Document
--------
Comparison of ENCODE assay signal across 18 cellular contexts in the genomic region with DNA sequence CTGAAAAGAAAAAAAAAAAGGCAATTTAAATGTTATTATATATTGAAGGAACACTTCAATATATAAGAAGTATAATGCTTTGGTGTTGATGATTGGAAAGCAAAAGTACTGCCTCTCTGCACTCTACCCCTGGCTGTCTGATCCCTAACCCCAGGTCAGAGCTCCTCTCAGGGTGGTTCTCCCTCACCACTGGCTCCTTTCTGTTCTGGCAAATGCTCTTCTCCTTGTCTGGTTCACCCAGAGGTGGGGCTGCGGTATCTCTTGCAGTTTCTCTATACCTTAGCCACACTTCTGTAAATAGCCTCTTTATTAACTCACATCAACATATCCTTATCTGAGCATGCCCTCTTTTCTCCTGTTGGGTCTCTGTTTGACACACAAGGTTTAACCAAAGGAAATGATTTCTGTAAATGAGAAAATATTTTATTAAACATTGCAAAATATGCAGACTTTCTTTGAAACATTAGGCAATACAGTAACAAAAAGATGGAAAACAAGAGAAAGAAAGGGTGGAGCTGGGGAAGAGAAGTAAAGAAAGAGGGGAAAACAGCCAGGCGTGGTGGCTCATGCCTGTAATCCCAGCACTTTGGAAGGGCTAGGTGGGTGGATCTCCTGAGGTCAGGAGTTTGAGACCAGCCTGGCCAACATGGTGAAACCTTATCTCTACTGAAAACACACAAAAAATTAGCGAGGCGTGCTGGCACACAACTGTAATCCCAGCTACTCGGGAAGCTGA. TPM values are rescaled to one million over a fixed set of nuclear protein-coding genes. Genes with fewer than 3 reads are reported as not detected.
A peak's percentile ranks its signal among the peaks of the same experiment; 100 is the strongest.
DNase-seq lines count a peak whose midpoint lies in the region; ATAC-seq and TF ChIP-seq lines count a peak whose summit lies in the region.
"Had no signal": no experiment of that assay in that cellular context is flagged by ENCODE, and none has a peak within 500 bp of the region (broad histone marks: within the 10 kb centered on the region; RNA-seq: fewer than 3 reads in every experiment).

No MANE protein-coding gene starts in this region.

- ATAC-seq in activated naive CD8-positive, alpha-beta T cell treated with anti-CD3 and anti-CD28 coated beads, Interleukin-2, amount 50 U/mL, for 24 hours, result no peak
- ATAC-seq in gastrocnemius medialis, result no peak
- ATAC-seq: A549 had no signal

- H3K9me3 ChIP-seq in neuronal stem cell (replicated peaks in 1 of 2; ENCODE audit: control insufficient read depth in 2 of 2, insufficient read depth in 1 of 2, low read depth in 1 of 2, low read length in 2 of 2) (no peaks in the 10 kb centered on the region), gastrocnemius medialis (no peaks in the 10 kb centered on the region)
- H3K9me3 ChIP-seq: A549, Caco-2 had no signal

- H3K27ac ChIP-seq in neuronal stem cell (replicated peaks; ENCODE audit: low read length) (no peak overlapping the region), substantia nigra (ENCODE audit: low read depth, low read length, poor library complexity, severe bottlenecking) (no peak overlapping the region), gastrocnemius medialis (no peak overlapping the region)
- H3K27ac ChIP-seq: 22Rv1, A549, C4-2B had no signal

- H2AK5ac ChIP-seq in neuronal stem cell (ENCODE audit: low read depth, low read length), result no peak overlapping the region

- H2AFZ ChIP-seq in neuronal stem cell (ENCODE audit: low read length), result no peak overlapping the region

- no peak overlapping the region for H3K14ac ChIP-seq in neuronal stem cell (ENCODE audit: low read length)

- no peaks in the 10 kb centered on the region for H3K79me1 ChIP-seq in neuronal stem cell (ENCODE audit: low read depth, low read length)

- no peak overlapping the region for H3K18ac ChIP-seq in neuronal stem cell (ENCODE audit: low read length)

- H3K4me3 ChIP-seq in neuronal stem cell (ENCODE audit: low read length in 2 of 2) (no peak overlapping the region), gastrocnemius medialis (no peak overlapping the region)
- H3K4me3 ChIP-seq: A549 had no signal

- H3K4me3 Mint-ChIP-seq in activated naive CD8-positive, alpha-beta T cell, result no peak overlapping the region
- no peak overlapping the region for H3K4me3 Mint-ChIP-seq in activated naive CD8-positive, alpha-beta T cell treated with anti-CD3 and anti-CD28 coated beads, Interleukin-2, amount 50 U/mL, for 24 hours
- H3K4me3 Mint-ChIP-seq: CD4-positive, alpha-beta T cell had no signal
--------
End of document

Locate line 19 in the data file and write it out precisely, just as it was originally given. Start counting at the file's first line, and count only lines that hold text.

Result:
- H3K4me3 ChIP-seq: A549 had no signal